Need for Speed Unbound review: Blazing back to its best

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When Need for Speed Unbound was officially revealed, the portents weren't great. The series has been fun but frivolous in recent years and announcing the game just a couple of months before release didn't fill us with confidence that it'd prove anything different. How wrong we were.

Developed by Criterion Games - which returns to Need for Speed after a nine year absence - it bears all the hallmarks of what made the franchise so popular in the first place. It takes elements of the studio's superb Hot Pursuit, Most Wanted (2012) and even Burnout Paradise, and throws in a unique art style to make for a surprisingly moreish arcade racer.

There's some cheesiness in its single-player campaign, and an initially steep learning curve to navigate, but we can honestly say that Need for Speed is back on the radar.

Back behind the wheel

Need for Speed Unbound has a simple premise and structure. It offers just two game modes, with a large single-player campaign being the foremost option, and an online PVP mode tacked on for good measure. Both are set in Lakeshore City - an open-world playground featuring on- and off-road street-racing opportunities, plus some drift events. It's all pretty standard fare for an arcade racer these days, so don't expect anything particularly new in the gameplay mechanics.

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The campaign plot is also a little hackneyed - you are double-crossed by a fellow racer and must win major racing event The Grand in order to get your revenge, some major cash and your supercar back. You'll have to earn enough to buy new rides and upgrade them along the way, in order to be able to compete and, well, that's about it.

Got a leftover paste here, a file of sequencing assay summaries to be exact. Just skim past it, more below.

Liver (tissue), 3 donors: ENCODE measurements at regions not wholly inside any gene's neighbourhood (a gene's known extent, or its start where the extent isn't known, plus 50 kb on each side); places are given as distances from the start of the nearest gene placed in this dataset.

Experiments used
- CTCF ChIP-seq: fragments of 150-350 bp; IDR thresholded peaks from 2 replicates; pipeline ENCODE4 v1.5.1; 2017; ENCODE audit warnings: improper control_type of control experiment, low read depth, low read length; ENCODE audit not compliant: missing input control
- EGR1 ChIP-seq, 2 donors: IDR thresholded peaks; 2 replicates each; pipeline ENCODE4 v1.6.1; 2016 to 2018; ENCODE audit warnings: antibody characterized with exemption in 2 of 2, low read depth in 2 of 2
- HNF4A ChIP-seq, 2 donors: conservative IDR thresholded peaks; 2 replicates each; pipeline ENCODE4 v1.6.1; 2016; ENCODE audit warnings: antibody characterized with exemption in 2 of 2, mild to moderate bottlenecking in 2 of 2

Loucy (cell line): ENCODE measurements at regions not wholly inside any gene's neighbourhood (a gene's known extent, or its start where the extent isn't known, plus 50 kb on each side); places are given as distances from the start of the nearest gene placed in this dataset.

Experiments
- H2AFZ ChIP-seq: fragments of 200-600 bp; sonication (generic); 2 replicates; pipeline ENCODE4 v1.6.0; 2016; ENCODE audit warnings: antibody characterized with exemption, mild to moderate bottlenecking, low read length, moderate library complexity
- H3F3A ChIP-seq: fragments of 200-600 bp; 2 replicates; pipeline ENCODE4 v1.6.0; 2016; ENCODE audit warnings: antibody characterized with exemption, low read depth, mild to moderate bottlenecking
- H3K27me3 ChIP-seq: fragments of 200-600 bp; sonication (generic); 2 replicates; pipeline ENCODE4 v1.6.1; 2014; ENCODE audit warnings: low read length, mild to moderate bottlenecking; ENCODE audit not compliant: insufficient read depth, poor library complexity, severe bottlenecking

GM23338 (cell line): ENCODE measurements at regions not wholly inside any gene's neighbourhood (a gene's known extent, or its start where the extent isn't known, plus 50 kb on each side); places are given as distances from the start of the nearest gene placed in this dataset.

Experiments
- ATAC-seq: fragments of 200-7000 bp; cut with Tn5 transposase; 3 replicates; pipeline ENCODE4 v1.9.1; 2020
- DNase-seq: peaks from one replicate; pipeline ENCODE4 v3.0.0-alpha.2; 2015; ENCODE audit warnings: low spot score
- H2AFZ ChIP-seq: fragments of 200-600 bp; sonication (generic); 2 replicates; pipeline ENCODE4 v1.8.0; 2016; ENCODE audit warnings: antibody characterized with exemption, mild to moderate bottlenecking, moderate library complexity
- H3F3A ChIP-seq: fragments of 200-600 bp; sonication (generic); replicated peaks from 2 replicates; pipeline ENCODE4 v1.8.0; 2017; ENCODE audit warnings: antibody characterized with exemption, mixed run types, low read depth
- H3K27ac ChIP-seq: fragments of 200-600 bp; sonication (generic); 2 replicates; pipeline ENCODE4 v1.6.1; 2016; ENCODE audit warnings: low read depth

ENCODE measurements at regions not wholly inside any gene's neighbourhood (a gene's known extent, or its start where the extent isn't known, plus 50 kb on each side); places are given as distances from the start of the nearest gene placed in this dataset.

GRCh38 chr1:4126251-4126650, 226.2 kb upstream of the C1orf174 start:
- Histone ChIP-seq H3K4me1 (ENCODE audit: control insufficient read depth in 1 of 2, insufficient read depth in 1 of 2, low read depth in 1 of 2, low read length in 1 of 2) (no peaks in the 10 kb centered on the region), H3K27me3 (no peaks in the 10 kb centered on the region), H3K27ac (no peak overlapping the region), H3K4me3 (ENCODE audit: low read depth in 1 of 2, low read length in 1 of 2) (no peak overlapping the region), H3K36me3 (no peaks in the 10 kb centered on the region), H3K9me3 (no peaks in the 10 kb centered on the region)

The police are heavily involved too - this is a Need for Speed game, after all - so they are out to stop you both during races and in the city as you travel between race meets and safehouses. And, a la Heat and many similar games, they will take whatever cash you earned in that particular session if you're busted.

There's a return for the day and night cycle we've seen in the last few NFS titles, too. However, this time it's segmented, switching to the next whenever you return to your garage or a safehouse to bank your winnings. Different events are available, depending on the time, and these are further split into car categories - from B-class to S+.

So far, so ordinary. Thankfully though, the style of the game is far from customary.

Adding some swagger

Criterion has really gone to town on the graphical style and design language of Need for Speed Unbound. The city and its streets are largely photo-realistic (or close-to), as are the cars. However, there's also a nod to urban graffiti with layered cartoon graphics providing effects, such as smoke coming from the tires when drifting around a corner, or dollar symbols appearing above the car after a cool move.

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In addition, all characters in the game - playable or not - are cartoonified. They appear cell-shaded and therefore at odds with the background.

This is jarring at first, but it doesn't take long before you actually start to appreciate the dichotomy - it's certainly different and gives the game a stylistic tone of its own.

It's further accentuated through the inclusion of several on-trend clothing brands, such as Vans, Fila, Puma and Champion, which provide gear to kit out your avatar. Indeed, customisation is a big sell for Unbound, with cars able to be pimped both aesthetically and in performance, too, so you have quite a sandbox to create the look and experience for yourself - both in campaign and online multiplayer.